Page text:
This case study is about my use of one of the newly-redesigned collaborative lecture theatres at Leeds in a first year one-semester introductory module with 100+ students. I developed a semi-flipped approach with some lecture sessions being ‘flipped learning sessions’ and others more traditionally taught but with interactive pedagogies making use of the room features and affordances.
Goals / Purpose
I decided to use the collaborative theatre because although both student performance and student feedback on the module were strong, I felt that lectures were ‘flat’ with limited interaction and the seminar leader reported that she had to revise technical points from the lectures with students, limiting the time in seminars for higher level discussion (which students found challenging and would help them with exam preparation). I was not planning any syllabus changes to coincide with the change in approach, so I chose to flip alternate lectures – the ‘semi-flipped’ approach described above. This is because when I reviewed the syllabus, some topics were more appropriate for a flipped approach than others, and because I had limited preparation time to record videos for the pre-lecture work.
Implementation / Activity
All lectures were delivered in the collaborative theatre, with students working together in pod groups of up to five which they self-selected, using the provided laptop or their own devices. Every other lecture was a flipped session, for which students had to prepare in advance by watching a video of the key technical concepts that I had recorded and completing a quiz to test their understanding. Student groups led the recap of the video and the lecture time was spent applying the technical concepts by students generating ideas on Padlet, answering questions on Meetoo and working through partly-completed complex examples. Myself and often the seminar leader were also moving round the room assisting students as they worked. The non-flipped lecture sessions had some more plenary sections but also consisted of interactive activities.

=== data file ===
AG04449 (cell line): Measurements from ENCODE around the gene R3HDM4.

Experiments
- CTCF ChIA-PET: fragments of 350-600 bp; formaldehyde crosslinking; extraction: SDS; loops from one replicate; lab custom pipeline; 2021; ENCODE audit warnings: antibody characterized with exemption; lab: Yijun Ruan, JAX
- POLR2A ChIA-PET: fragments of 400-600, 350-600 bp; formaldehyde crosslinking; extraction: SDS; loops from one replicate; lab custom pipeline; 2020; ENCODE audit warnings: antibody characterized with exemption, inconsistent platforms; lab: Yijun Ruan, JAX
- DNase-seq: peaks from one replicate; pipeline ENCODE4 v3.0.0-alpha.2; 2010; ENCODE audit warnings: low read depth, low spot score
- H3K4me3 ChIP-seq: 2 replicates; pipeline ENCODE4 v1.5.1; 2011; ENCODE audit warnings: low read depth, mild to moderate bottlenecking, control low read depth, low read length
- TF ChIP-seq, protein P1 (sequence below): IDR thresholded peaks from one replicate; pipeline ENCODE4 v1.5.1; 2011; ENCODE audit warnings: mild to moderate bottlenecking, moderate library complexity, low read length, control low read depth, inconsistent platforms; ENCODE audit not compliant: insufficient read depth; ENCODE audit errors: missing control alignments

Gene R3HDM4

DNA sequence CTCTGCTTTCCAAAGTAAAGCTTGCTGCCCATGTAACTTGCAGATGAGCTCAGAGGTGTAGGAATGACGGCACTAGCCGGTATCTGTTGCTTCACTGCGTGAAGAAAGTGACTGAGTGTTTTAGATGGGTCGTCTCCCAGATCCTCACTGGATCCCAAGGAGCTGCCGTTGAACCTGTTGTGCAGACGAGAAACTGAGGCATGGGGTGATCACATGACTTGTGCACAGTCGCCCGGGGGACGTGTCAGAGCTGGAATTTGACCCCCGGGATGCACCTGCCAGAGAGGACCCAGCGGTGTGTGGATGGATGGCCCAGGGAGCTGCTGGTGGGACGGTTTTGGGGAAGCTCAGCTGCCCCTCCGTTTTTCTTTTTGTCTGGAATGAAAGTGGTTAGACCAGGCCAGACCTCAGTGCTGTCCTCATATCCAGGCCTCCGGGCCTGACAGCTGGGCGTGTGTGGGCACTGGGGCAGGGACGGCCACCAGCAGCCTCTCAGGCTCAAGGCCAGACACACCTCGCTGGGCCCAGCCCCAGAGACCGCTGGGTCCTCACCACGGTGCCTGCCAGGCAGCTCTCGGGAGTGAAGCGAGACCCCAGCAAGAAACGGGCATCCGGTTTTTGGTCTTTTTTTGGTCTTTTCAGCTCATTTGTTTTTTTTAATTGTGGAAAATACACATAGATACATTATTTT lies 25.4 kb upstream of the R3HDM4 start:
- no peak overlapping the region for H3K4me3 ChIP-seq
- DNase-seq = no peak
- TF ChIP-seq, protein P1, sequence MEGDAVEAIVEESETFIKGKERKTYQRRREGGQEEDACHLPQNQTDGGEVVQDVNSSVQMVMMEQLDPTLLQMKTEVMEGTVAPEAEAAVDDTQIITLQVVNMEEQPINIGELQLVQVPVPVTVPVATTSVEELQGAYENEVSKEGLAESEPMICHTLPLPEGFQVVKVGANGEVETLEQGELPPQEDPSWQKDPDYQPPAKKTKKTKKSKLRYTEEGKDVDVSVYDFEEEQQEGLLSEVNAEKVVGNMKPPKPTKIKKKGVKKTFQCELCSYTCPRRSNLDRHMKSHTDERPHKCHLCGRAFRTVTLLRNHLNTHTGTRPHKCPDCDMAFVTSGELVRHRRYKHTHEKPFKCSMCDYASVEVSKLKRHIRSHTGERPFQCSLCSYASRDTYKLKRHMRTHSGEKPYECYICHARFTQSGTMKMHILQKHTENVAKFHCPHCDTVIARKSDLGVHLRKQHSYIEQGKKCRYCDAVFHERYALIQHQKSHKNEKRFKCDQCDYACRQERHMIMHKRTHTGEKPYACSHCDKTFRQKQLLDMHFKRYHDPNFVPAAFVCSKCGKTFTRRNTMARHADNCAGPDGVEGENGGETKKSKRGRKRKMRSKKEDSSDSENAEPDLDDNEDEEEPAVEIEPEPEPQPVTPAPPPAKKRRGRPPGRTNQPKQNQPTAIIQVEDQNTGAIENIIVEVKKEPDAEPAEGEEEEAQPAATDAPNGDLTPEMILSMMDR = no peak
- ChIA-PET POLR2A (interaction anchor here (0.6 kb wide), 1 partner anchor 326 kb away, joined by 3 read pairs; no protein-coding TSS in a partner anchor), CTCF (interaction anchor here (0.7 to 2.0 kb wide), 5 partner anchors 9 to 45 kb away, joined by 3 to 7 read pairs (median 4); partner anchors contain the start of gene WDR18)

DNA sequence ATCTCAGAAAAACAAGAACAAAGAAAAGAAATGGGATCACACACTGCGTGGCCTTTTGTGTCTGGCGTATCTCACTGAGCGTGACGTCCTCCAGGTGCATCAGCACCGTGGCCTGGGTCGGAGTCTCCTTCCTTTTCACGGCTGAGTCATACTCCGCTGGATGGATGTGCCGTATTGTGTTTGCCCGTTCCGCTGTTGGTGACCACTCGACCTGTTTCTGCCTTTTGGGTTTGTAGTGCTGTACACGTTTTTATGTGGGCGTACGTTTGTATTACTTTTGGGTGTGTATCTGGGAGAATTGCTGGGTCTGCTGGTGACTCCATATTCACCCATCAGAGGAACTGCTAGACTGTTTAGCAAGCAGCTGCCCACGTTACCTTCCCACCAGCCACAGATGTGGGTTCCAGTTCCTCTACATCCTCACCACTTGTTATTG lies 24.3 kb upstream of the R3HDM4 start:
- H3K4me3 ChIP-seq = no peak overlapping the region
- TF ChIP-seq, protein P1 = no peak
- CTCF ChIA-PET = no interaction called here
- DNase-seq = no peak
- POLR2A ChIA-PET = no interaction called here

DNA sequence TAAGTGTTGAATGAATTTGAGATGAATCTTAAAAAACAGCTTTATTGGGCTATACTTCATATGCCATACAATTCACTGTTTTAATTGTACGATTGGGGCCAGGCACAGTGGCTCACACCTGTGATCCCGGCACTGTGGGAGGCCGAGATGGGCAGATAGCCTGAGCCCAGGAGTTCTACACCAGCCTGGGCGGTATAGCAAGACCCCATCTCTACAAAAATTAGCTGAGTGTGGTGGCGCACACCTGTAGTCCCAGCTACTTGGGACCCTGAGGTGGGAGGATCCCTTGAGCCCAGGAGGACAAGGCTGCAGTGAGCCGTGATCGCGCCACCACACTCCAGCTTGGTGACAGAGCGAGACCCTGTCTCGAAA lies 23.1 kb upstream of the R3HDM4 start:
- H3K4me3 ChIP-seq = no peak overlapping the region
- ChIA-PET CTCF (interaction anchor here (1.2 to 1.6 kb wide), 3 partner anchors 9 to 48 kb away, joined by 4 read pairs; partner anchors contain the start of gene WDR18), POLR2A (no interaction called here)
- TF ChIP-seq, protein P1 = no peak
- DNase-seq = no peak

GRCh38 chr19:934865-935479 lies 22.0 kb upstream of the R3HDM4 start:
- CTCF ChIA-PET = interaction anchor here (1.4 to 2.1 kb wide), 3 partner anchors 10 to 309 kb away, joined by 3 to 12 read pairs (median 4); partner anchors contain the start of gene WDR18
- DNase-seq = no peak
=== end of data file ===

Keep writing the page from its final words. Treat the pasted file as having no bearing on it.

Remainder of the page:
Reflections and lessons learnt
Planning the flipped sessions was time-consuming, because with a large cohort and a long lecture slot (90 minutes), I decided to break up the 90 minute lecture session into 10-15 minute chunks when planning, to ensure a balance of activities, and ensure there were points at which I bring the class back together and adapt the session according to the pace at which students were progressing with the activities. The collaborative theatre and the design of lectures were well-received by most students. The approach did not adversely affect performance and student feedback. Indeed, the teaching team received fewer emails from students as there were more opportunities for students to ask questions in class, and the seminar leader felt students were better prepared for seminar classes, which allowed time for discussion and exam preparation. After the first year of this approach in 2016/17, I made some changes for 2017/18 including letting the students recap pre-lecture work to encourage completion, and provision of extension materials for groups which wanted to work at a faster pace.
- Early findings from collaborative teaching spaces (LITE blog)
- Myths and facts about flipped learning (Educause review blog)
- How to avoid the 17 deadly sins of flipped learning technology selection (free online course)
- Turn to Your Neighbor (peer instruction blog)
- FLIP Learning (website)
- Flipped learning (HEA website)
Alice Shepherd SFHEA FCA, Senior Teaching Fellow in Accounting and Finance, Leeds University Business School
Interests: blended learning practices in HE and employability.